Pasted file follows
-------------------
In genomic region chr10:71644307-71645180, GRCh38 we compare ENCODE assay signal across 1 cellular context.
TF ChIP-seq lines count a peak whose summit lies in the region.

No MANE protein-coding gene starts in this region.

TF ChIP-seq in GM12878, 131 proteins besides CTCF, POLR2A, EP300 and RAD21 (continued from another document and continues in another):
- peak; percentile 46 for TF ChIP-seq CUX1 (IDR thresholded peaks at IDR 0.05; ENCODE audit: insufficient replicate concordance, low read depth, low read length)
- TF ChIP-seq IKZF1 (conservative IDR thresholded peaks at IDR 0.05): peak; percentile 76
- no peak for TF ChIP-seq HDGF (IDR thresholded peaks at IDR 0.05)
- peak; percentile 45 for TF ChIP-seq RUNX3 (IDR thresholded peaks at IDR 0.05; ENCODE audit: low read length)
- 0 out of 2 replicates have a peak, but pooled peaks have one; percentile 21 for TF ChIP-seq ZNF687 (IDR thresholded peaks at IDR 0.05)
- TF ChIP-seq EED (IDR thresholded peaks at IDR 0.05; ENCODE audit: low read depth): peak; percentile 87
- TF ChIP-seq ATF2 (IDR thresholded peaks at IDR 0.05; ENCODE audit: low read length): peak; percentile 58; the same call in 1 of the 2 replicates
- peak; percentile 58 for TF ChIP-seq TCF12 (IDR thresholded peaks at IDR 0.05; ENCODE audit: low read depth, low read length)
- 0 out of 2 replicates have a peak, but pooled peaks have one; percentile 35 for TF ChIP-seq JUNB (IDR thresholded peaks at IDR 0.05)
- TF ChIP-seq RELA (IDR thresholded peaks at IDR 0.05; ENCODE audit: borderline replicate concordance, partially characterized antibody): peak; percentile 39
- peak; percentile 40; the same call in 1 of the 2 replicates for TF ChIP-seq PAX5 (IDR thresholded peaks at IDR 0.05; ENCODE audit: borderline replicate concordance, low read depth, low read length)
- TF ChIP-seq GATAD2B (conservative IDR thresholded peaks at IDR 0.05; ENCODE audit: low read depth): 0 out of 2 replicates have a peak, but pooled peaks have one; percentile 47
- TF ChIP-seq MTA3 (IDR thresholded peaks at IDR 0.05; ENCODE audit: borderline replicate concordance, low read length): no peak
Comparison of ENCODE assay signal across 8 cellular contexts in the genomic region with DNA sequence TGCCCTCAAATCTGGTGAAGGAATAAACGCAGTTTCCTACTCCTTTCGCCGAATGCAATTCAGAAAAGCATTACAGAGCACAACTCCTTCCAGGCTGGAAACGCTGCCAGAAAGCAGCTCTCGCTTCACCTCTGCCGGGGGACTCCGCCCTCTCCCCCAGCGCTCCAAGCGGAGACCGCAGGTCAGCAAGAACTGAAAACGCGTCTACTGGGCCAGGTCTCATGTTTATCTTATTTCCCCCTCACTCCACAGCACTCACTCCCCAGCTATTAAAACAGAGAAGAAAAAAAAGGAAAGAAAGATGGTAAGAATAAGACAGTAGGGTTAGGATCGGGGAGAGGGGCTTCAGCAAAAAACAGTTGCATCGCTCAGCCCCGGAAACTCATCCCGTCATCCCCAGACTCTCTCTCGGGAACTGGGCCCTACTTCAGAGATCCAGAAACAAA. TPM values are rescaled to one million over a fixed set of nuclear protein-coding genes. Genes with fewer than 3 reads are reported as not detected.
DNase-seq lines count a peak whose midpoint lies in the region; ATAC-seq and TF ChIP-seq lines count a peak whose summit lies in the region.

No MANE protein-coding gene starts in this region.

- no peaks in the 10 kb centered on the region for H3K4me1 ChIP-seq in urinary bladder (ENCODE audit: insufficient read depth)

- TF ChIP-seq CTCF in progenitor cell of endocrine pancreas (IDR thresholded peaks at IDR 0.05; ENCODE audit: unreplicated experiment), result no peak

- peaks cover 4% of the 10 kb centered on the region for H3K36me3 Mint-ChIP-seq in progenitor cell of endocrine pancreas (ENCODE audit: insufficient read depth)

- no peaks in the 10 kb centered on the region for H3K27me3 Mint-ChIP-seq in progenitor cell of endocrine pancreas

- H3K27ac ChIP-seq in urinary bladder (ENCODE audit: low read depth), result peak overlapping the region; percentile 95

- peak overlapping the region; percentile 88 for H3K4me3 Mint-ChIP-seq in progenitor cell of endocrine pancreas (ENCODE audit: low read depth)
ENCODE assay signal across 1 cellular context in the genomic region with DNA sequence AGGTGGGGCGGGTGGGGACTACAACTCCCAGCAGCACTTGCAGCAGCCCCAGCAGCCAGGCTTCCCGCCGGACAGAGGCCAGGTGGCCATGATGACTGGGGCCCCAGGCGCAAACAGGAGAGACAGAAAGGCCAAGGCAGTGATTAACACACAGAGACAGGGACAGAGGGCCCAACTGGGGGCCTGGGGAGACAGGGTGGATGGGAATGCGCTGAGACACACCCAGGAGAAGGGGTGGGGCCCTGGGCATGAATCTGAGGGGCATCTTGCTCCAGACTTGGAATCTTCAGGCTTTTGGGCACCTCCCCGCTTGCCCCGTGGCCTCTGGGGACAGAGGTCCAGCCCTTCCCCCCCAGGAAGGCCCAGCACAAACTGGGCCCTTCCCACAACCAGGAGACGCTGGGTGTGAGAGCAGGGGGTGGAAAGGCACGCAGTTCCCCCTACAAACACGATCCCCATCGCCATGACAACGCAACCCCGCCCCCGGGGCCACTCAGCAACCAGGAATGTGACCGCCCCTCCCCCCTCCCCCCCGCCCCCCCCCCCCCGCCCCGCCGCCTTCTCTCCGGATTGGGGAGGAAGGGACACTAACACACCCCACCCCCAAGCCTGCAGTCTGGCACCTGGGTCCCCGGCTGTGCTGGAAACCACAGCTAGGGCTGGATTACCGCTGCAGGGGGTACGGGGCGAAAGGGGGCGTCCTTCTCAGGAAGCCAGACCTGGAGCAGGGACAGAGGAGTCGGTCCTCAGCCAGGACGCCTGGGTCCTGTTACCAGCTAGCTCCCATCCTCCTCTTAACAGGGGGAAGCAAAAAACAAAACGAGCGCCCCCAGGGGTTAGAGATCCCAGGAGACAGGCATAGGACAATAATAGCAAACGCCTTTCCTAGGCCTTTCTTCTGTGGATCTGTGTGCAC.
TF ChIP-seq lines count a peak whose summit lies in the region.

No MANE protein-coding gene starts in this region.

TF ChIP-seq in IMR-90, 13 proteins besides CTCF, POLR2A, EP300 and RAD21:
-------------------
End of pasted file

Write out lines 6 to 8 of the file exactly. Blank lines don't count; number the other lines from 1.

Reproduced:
- TF ChIP-seq IKZF1 (conservative IDR thresholded peaks at IDR 0.05): peak; percentile 76
- no peak for TF ChIP-seq HDGF (IDR thresholded peaks at IDR 0.05)
- peak; percentile 45 for TF ChIP-seq RUNX3 (IDR thresholded peaks at IDR 0.05; ENCODE audit: low read length)